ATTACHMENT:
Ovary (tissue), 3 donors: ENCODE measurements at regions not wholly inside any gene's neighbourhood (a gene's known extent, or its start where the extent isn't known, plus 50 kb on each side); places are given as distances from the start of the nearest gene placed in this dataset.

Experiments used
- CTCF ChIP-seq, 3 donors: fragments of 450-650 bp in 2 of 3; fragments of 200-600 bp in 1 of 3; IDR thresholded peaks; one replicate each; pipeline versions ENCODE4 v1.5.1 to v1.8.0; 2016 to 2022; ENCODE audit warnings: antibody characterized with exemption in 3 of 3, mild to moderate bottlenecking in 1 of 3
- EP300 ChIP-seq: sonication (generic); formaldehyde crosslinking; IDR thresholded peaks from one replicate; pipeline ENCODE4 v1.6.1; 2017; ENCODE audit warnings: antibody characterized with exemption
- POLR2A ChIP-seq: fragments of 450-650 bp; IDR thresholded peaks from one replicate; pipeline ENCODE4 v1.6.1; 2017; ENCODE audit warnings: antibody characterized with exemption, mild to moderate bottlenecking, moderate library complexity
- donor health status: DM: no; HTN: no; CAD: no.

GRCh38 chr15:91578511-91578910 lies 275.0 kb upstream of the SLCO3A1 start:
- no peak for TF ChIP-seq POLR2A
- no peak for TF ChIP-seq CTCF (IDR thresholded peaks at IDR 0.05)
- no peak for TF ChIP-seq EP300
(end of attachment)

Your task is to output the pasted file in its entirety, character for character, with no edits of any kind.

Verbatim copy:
Ovary (tissue), 3 donors: ENCODE measurements at regions not wholly inside any gene's neighbourhood (a gene's known extent, or its start where the extent isn't known, plus 50 kb on each side); places are given as distances from the start of the nearest gene placed in this dataset.

Experiments used
- CTCF ChIP-seq, 3 donors: fragments of 450-650 bp in 2 of 3; fragments of 200-600 bp in 1 of 3; IDR thresholded peaks; one replicate each; pipeline versions ENCODE4 v1.5.1 to v1.8.0; 2016 to 2022; ENCODE audit warnings: antibody characterized with exemption in 3 of 3, mild to moderate bottlenecking in 1 of 3
- EP300 ChIP-seq: sonication (generic); formaldehyde crosslinking; IDR thresholded peaks from one replicate; pipeline ENCODE4 v1.6.1; 2017; ENCODE audit warnings: antibody characterized with exemption
- POLR2A ChIP-seq: fragments of 450-650 bp; IDR thresholded peaks from one replicate; pipeline ENCODE4 v1.6.1; 2017; ENCODE audit warnings: antibody characterized with exemption, mild to moderate bottlenecking, moderate library complexity
- donor health status: DM: no; HTN: no; CAD: no.

GRCh38 chr15:91578511-91578910 lies 275.0 kb upstream of the SLCO3A1 start:
- no peak for TF ChIP-seq POLR2A
- no peak for TF ChIP-seq CTCF (IDR thresholded peaks at IDR 0.05)
- no peak for TF ChIP-seq EP300